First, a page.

Latching relays are essential components in various electrical and electronic systems, designed to maintain a specific switch position without requiring a continuous supply of power.
They are employed in applications where energy efficiency, space savings, and reliability are crucial. Single and dual coil latching relays are two common variations of these devices, each with its unique characteristics and applications. In this article, we will delve into the differences between single and dual coil latching relays, how they work, and where they find use in the world of electronics and control systems.
Latching Relays: The Basics
Latching relays, also known as bistable relays, are a type of relay that can maintain their switch position with a short pulse of energy. Unlike standard relays that require a continuous coil current to remain activated, latching relays use a clever mechanical or magnetic mechanism to "latch" in either the open or closed position after an initial pulse.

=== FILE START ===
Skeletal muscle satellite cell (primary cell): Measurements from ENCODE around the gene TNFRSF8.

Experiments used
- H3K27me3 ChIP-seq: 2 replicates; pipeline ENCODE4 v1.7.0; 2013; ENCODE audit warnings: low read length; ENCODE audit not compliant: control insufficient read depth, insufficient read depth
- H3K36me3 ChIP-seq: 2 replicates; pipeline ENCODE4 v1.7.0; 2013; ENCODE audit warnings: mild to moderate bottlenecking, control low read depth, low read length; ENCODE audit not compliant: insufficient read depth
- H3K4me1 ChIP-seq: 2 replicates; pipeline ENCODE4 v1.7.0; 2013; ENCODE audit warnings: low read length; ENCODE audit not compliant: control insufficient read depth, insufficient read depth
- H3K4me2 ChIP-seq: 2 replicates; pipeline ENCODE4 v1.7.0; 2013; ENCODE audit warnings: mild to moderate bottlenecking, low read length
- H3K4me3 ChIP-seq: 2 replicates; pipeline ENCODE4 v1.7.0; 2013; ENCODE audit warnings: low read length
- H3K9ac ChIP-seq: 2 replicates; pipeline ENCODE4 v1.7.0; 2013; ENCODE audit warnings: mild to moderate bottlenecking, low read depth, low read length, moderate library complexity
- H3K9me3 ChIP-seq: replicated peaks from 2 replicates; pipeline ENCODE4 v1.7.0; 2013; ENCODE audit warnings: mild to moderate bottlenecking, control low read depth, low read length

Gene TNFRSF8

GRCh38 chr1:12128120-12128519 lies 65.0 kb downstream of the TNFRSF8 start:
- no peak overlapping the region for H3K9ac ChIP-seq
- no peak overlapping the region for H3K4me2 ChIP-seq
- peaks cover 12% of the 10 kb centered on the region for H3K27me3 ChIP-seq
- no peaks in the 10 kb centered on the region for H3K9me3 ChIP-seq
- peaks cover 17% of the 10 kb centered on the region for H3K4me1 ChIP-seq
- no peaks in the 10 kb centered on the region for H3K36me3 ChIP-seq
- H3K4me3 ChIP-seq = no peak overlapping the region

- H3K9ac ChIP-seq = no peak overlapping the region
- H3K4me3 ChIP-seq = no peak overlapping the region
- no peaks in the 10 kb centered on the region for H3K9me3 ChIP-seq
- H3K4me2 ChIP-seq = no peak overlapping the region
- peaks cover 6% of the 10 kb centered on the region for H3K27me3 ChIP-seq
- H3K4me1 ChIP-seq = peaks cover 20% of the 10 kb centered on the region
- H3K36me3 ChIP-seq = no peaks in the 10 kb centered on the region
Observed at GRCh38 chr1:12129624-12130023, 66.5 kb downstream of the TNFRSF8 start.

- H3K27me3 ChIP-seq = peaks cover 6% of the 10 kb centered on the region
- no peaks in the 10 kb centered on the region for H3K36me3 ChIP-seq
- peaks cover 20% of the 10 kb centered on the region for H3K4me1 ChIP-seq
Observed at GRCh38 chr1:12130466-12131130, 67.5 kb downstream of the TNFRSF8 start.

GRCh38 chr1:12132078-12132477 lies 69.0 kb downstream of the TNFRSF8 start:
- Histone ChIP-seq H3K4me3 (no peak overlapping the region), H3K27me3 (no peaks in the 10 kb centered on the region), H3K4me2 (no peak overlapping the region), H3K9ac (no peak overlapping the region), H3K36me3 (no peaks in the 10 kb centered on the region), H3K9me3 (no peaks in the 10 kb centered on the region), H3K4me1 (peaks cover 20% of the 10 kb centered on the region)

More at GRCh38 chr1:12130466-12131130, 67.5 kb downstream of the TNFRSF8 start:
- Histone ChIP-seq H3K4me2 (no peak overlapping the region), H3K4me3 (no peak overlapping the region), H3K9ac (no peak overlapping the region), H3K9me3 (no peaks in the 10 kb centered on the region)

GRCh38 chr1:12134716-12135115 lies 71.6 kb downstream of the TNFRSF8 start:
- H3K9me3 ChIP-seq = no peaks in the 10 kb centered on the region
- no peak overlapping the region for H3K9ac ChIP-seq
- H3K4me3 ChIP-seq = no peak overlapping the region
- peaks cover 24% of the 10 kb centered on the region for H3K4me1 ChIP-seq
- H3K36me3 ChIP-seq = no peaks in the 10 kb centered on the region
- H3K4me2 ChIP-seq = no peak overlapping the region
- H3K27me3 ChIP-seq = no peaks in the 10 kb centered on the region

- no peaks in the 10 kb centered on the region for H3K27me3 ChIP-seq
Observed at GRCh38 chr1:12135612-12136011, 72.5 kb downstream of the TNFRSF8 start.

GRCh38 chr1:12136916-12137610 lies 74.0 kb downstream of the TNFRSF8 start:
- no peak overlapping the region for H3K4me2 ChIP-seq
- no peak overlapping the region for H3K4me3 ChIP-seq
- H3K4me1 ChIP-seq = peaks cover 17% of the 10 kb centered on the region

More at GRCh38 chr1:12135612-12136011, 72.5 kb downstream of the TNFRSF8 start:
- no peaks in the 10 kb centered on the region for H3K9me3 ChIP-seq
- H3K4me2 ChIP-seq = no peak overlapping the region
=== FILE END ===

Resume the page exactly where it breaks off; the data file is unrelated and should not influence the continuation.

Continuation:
Single Coil Latching Relays
Single coil latching relays, as the name suggests, utilize a single coil to both set (energize) and reset (de-energize) the relay. When a short electrical pulse is applied in one direction, the relay switches to one state (for example, closed), and when a pulse of the opposite polarity is applied, it switches to the other state (open). The single coil design is simple and space-efficient.
Dual Coil Latching Relays
Dual coil latching relays, on the other hand, use two separate coils, each responsible for setting or resetting the relay.
When an electrical pulse is applied to one coil, it sets the relay to one position, and when a pulse is applied to the other coil, it resets the relay to the opposite position. Dual coil latching relays are known for their higher sensitivity and ability to operate at lower voltages compared to their single coil counterparts.